j: Chris beat me to it--The Gaslight Anthem. I was thinking "Jayhawks, Silos, Bruce, but his voice sounds EXACTLY like some singer I know." And then it came to me about thirty seconds into Paul Westerberg. Even down to the descriptive lyrical style. It's a cool, evocative song, though I agree with Chris about the title. Not sure if I need Paul sitting on my shoulder for this one. I'm going to go a bit off topic here, but this is one of my main gripes with Gaslight Anthem (who I love, by the way)--the constant shout-outs to their influences. It's like "Enough already, I can hear the influence in the music, now be your own band." Your mileage may vary. I'm kind of a cranky old man.
3. teenage drummers
c: fantastic vocal performance & i wish there was more piano in the mix throughout the song... so far, this is the strongest tune on "down on the farm." it really makes me want to go out & drive around my old home town, drag on a cigarette & think about how fucked up things are...
j: Agreed the piano is excellent in this song. Not sure if it's my favorite from Down On The Farm, but it's a great song. Definitely drivin' around music.
4. so it goes
c: dig the beginning of tune & i was disappointed when it kicked in after the first verse... that was a nice & gloomy piano tune they had going. this thought quickly dissipates though. again, the feel of this ep keeps me thinking how much traditional songwriting has taken such a bad turn in the past decade or so. for some reason it is just not cool anymore. no one has the ability or the confidence to lay out a solid verse, chorus, verse, guitar solo or whatever, verse, chorus... you get the idea. kudos to the wandering jews on succeeding in this, but no one with any cash will ever care... fuck them.
j: Agree about the traditional songwriting/performing chops on display here. I haven't said it yet, but I'll say it now--this record SOUNDS impeccable. Usually when you listen to a demo you hear the rough around the edges stuff--strummy pointless rhythm guitar in the mix, buried or under-confident vocals, ill-advised drum fills, etc. The playing and the arranging are just stellar. Now go on youtube and look up a Vivian Girls video.
5. the crash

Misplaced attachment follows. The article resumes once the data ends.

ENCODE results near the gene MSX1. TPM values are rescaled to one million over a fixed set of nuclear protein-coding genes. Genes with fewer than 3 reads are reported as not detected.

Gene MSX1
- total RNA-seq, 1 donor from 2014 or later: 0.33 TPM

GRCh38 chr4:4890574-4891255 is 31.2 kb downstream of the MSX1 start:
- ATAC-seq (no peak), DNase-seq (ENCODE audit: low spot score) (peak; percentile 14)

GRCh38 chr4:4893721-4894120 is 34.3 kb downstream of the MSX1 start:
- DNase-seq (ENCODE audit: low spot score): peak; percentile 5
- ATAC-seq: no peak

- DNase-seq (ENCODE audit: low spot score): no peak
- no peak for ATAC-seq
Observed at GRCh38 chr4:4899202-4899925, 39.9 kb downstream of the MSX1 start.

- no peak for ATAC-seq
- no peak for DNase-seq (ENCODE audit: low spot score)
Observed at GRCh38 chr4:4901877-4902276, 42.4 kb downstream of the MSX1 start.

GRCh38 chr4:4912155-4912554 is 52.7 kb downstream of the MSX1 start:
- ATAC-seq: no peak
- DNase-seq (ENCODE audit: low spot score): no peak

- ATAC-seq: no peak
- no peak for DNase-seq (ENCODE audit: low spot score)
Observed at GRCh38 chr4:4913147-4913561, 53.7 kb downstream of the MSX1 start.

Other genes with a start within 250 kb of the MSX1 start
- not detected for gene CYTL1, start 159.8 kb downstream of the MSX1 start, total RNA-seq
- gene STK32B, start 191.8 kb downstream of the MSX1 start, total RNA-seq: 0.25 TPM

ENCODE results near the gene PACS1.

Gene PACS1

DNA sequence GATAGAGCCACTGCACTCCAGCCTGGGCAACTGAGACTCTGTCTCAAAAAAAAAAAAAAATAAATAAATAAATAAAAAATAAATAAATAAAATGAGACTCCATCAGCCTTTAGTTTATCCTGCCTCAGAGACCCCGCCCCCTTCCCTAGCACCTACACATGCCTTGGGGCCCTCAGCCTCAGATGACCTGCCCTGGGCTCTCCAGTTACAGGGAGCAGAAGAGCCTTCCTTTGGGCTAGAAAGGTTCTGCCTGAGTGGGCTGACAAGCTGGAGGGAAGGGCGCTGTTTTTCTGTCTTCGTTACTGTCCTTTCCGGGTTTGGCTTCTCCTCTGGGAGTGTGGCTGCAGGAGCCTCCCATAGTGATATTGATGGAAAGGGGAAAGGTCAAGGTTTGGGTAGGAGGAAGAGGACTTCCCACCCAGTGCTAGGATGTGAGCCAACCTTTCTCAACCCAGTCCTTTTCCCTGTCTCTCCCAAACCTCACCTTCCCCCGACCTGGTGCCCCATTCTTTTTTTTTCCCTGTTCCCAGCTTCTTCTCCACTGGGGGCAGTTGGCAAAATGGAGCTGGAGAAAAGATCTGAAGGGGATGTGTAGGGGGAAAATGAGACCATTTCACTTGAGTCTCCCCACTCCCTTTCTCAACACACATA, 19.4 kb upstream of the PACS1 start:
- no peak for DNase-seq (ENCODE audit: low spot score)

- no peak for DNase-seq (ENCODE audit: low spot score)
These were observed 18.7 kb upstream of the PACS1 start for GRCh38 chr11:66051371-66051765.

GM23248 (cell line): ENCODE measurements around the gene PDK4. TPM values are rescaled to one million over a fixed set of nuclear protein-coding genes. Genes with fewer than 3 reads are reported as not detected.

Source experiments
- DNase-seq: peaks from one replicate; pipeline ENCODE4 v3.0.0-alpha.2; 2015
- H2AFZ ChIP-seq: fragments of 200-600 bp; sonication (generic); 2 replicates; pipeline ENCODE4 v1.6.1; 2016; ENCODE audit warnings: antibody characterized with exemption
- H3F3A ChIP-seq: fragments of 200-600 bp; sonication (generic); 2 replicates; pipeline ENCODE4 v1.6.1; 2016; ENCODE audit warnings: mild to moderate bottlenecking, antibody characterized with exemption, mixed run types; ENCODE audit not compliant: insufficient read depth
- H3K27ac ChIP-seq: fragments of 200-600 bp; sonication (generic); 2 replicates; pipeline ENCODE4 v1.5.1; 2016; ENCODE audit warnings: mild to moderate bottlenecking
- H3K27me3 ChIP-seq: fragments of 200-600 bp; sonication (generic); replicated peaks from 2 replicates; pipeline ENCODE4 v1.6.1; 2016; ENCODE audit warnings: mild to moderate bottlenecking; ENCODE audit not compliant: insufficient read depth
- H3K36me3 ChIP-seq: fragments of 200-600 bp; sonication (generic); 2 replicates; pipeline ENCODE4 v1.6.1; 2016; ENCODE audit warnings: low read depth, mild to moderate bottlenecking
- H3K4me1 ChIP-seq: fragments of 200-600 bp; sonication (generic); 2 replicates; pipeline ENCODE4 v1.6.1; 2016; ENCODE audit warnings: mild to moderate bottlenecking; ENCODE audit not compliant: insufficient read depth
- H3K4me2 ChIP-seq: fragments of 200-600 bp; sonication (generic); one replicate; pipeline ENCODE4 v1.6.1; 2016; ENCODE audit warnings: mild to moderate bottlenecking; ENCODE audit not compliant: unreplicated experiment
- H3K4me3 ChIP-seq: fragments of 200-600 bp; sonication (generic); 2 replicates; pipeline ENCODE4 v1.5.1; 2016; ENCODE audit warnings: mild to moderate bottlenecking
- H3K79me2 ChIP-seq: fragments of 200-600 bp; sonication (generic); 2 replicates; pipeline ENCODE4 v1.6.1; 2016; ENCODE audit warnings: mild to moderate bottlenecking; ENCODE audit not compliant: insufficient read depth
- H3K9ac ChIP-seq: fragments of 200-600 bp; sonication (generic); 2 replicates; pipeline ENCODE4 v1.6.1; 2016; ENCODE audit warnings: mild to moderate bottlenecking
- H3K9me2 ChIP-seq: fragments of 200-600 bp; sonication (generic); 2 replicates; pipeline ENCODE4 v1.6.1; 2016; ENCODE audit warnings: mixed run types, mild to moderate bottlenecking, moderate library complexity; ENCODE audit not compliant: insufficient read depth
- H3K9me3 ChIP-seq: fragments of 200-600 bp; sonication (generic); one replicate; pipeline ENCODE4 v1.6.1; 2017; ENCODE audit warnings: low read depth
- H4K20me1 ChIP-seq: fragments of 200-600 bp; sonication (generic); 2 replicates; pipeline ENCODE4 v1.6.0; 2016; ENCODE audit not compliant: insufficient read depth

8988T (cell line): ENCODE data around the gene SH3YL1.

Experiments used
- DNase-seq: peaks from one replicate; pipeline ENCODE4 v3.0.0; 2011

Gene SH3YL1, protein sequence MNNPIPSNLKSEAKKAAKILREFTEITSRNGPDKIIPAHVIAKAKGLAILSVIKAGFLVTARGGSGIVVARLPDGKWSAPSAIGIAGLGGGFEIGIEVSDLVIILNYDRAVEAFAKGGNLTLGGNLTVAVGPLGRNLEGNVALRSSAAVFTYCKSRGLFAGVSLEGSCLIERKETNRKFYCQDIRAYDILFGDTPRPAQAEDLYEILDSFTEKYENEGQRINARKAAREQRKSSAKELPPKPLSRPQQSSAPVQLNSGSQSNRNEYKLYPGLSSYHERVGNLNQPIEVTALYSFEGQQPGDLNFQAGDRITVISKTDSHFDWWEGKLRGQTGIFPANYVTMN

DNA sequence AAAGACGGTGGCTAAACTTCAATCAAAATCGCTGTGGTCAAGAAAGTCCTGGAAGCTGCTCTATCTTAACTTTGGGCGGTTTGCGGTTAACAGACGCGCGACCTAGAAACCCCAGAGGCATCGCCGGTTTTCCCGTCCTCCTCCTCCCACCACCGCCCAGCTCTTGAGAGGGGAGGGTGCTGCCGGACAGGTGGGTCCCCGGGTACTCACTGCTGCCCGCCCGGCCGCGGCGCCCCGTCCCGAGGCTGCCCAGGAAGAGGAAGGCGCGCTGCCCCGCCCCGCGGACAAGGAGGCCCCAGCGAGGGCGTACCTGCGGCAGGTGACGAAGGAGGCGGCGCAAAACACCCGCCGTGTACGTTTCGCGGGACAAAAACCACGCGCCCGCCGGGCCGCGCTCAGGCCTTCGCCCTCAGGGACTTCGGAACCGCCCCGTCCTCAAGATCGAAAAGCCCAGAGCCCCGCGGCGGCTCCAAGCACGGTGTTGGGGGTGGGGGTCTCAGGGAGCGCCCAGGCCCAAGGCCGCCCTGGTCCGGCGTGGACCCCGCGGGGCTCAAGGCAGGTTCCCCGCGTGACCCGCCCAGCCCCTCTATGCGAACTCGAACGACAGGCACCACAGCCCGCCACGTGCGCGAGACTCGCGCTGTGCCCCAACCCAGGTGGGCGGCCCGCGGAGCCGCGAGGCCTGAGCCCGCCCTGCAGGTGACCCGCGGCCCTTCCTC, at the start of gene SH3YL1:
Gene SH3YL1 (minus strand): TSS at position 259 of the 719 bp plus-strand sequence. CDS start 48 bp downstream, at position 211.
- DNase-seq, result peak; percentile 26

c: haven't really mentioned the band as a whole at this point, but this song is crying for it. what a bunch of talented, in synch, musicians... tight as hell & they have their sound down. "the crash" makes me want to jump in and kick some ass with them. other than that, this is a rocker from start to finish, no doubt at all & even though it is called "the crash" it is a glorious one...
j: Ripping solo in this one. Much like The Gaslight Anthem, Wandering Jews know how to deliver the breathlessness and exhilaration in these stories. It's so refreshing to hear a band who just openly cares about their music and isn't afraid to appear earnest.
Now I'm going to mention something that worries me a bit--if someone had put this on for me and said this was the new Gaslight Anthem record, I would not have doubted it for a second. As much as I like this EP, at points it's like a doppleganger of Gaslight Anthem to me. I have no idea if Wandering Jews ever even heard GA, and the similarities may be completely coincidental, but as a music listener it's just a bit problematic. Through no fault of Wandering Jews.
6. you weren't even my favorite wife
c: love the intro & i almost wish it was an instrumental. what a heartbreaker of a tune. there really is nothing else to say... "down on the farm" is an incredible example of what a bunch of "nobodies" can do. there are many out there, but we cling to what is hip and what is pushed on us... i implore all of you to dig deep, take the time & find shit off the beaten path that may turn you on. take a risk... it doesn't involve that much work & in the end, it is almost always rewarding whether you hit gold or not. to me, "down on the farm" is gold, not because i know the guy who wrote the damn songs, but because i can relate to this ep & it makes my ride home from work enjoyable... it gives me hope, damnit.
j: A very strong finish. Indeed, a heartbreaker and again, outstanding arrangement. Also probably my favorite lyrics on the record, very tasteful, and I like the ambiguous ending and the fade. Unlike Chris I don't know the songwriter, though I can recommend this record without hesitation. This was an extremely pleasant surprise.